July 28, 2010
  2. “It was one of those ones where you wanted another 1000 words to really get into it, but… that’s not always an option.”

    I think you needed those extra words. You’ve got a review sixteen paragraphs long. Ostensibly it’s a review of The Pregnant Widow, but you don’t actually begin discussing the book until more than halfway through — the eleventh paragraph — while the first ten paragraphs focus on the Amis oeuvre. That gives you only six paragraphs for the book itself, two of which are only plot summary, leaving you with just four paragraphs in which to first evaluate the book and then justify the ten paragraphs on the oeuvre: ie. to judge the book on its own merits and then to decide, on the basis of those merits, whether or not it represents a return to form for Amis. Because four paragraphs are not enough to satisfy both these aims, you end up with a weak summary evaluation not much more thorough than a capsule review: only one quote from the novel to justify one of your judgment calls and nothing to justify any of the others. I hear your verdict on The Pregnant Widow but I’m not persuaded by it because you don’t engage with the novel thoroughly enough to demonstrate how you arrived at it.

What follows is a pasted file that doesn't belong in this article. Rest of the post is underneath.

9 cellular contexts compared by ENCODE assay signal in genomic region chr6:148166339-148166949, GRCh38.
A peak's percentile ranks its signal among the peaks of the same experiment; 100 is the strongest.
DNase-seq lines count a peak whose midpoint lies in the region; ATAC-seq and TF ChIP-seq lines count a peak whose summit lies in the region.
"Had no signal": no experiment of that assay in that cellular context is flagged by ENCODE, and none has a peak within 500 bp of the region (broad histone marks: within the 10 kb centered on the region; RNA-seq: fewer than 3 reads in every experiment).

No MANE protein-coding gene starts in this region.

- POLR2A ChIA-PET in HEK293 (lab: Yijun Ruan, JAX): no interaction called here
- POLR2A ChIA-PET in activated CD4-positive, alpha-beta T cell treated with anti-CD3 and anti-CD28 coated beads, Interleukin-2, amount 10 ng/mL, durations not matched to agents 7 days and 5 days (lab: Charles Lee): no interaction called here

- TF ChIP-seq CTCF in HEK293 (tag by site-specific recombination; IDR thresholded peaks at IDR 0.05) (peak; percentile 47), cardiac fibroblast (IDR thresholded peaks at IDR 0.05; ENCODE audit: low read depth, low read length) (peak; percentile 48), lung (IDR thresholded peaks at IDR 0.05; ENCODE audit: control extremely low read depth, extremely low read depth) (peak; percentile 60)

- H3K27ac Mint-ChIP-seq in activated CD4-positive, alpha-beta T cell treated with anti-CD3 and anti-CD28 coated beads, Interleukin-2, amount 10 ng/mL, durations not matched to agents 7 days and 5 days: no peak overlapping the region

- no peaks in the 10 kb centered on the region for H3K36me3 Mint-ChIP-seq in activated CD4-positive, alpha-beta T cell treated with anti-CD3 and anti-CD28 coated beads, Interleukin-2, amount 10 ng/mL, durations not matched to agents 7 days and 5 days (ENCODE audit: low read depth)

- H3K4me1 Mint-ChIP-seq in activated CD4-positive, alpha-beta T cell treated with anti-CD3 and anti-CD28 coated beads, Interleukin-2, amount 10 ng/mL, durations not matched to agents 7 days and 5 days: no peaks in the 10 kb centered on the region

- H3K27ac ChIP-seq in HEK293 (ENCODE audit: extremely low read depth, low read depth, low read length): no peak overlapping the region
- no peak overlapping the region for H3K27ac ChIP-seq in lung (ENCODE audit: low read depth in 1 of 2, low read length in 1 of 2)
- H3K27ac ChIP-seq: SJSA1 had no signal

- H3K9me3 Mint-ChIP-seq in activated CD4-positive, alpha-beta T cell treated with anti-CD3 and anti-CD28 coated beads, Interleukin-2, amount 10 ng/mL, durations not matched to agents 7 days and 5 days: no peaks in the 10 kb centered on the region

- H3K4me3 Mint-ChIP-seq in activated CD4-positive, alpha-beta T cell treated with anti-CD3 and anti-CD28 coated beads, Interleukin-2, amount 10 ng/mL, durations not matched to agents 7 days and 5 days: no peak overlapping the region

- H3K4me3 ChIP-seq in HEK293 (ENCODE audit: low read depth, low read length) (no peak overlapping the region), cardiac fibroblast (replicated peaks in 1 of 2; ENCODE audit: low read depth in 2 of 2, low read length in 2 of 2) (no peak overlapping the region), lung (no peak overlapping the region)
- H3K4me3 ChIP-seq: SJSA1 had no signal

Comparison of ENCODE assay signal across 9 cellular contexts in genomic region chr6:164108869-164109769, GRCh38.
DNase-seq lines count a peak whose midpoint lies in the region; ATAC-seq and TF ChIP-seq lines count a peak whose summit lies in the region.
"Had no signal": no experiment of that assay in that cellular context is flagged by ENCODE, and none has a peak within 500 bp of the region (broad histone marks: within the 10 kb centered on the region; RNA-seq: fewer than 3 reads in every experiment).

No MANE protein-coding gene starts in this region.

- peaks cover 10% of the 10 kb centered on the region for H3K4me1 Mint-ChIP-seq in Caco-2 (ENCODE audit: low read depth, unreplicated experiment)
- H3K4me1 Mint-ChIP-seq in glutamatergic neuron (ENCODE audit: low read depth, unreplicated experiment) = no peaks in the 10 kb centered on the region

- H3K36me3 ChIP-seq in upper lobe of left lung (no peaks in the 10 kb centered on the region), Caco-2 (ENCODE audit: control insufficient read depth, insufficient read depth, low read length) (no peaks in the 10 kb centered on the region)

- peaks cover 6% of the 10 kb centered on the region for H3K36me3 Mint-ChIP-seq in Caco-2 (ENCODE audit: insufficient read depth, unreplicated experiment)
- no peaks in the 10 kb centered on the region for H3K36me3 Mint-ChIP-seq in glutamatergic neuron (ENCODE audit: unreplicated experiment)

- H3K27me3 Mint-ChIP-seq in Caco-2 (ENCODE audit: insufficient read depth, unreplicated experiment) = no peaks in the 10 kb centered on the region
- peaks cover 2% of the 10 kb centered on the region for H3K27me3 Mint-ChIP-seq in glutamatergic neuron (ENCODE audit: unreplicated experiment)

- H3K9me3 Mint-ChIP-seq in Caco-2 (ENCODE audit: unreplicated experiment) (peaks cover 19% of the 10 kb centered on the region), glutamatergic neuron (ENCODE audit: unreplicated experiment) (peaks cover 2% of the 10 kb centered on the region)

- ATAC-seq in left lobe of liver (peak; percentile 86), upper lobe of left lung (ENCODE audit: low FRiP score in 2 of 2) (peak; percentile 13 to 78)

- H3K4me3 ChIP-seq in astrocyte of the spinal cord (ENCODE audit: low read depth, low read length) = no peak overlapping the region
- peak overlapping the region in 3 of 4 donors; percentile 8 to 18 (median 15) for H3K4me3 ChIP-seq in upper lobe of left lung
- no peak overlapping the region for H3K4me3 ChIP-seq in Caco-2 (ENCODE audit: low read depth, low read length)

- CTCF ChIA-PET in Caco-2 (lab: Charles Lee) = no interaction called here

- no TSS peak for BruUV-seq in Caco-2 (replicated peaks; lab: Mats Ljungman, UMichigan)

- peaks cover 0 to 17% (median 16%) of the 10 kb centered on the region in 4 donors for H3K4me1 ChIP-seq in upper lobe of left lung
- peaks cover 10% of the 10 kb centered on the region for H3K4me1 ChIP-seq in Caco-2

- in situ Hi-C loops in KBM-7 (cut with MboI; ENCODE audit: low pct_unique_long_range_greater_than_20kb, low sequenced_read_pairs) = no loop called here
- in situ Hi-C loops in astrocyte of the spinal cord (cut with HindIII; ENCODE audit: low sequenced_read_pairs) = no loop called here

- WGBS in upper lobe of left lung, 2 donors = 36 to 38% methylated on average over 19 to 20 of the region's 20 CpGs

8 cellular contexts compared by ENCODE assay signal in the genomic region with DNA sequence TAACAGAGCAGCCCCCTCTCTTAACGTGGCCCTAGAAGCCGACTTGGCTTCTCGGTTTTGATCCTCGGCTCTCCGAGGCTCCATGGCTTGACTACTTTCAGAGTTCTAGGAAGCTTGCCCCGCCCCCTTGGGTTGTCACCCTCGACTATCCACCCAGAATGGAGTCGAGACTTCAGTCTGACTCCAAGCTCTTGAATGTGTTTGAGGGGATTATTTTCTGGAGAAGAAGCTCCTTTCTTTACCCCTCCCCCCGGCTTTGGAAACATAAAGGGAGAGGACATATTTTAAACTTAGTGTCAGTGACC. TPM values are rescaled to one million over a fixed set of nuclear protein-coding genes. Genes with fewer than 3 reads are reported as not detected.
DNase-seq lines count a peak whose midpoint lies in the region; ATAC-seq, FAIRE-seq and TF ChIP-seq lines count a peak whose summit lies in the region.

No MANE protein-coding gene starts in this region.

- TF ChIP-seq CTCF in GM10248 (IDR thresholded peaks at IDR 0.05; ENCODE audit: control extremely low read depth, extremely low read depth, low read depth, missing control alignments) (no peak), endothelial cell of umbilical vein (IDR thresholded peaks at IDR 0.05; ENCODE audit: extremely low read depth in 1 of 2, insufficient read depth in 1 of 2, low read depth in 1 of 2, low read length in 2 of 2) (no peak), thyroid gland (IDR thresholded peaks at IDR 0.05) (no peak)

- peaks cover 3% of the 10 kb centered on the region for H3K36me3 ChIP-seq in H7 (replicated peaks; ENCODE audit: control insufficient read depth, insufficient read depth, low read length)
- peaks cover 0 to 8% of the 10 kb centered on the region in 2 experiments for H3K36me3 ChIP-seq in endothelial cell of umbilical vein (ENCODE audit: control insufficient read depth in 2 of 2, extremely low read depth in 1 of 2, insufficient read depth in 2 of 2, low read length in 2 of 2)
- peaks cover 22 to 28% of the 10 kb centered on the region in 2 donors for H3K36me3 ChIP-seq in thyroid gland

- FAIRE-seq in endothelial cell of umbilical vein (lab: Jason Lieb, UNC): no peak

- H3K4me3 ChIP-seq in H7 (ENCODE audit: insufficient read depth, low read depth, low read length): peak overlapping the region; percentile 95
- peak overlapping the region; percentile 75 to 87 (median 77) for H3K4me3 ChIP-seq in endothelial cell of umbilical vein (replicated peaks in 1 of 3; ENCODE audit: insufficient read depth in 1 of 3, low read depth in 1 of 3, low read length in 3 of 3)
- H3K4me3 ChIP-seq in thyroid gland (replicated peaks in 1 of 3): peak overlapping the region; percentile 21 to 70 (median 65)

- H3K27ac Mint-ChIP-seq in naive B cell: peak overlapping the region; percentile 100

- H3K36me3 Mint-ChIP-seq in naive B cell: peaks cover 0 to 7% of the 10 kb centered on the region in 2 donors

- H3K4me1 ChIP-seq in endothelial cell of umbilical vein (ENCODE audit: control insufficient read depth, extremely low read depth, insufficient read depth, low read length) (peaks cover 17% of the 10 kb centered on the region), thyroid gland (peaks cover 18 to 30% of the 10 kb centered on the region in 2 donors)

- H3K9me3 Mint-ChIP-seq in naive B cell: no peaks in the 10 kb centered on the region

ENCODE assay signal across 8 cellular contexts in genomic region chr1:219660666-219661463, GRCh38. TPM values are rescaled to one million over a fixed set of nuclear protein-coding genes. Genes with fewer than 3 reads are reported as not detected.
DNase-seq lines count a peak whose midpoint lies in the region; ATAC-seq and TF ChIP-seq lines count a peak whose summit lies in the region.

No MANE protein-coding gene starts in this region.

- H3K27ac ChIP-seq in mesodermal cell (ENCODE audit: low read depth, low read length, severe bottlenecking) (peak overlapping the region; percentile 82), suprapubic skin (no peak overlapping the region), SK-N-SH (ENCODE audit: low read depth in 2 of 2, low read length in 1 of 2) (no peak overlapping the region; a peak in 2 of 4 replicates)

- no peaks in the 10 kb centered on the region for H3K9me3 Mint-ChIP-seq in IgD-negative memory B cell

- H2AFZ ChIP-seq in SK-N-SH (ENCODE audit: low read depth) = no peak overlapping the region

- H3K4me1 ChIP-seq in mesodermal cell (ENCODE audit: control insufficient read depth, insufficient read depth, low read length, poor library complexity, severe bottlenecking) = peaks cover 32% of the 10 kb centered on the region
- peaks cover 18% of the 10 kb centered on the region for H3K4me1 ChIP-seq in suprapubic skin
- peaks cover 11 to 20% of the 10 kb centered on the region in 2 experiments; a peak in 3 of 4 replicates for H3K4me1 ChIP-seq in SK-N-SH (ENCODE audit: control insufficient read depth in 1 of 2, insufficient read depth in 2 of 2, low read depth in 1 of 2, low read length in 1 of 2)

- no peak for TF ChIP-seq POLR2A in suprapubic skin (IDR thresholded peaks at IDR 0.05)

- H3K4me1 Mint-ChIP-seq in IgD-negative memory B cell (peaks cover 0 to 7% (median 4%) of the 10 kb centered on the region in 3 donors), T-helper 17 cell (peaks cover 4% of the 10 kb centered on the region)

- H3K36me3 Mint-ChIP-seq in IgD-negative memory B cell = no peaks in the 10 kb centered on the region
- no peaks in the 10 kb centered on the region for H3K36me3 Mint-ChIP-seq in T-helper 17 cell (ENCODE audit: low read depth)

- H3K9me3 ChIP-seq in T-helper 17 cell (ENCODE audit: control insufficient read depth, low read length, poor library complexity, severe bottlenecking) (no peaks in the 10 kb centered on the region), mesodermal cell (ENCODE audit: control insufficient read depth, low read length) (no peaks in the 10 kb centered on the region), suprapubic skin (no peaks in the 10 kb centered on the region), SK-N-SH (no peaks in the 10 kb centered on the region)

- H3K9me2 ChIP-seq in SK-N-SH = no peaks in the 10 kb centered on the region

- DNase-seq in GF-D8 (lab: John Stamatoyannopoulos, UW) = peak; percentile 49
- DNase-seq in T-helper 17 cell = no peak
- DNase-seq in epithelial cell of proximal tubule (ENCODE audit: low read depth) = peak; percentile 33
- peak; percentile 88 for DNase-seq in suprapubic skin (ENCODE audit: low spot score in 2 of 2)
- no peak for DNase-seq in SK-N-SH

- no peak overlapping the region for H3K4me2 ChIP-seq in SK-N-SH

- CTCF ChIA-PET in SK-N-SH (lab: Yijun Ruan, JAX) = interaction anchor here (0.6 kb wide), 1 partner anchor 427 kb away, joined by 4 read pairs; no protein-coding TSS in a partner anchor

I don’t mean to be harsh on your critical abilities per se. I understand as much as anyone how stultifying word limits can be. Plus, the governing assumption of the Australian broadsheets — including the ALR — seems to be that readers are either antipathetic towards or terrified of close engagement with fiction on literary terms and therefore find it more palatable to read about trivialities superfluous to the work itself (Amis’ spat with Barnes, for instance) than the nature and import of the words on the page. That’s what I mean when I say that you need those thousand extra words: broadsheet reviews have physical limitations and a perceived readership (or market) which, combined, essentially compel reviewers to write about books in a way that at best entails a digression from the subject of evaluation and is at worst antithetical to the task of evaluation. If only there existed some sort of literary medium that allowed you to engage with the book at greater length and in greater depth. If only you had access to some sort of publishing venue unencumbered by the requirement to serve a general readership and also unencumbered by a brutal word limit… cf.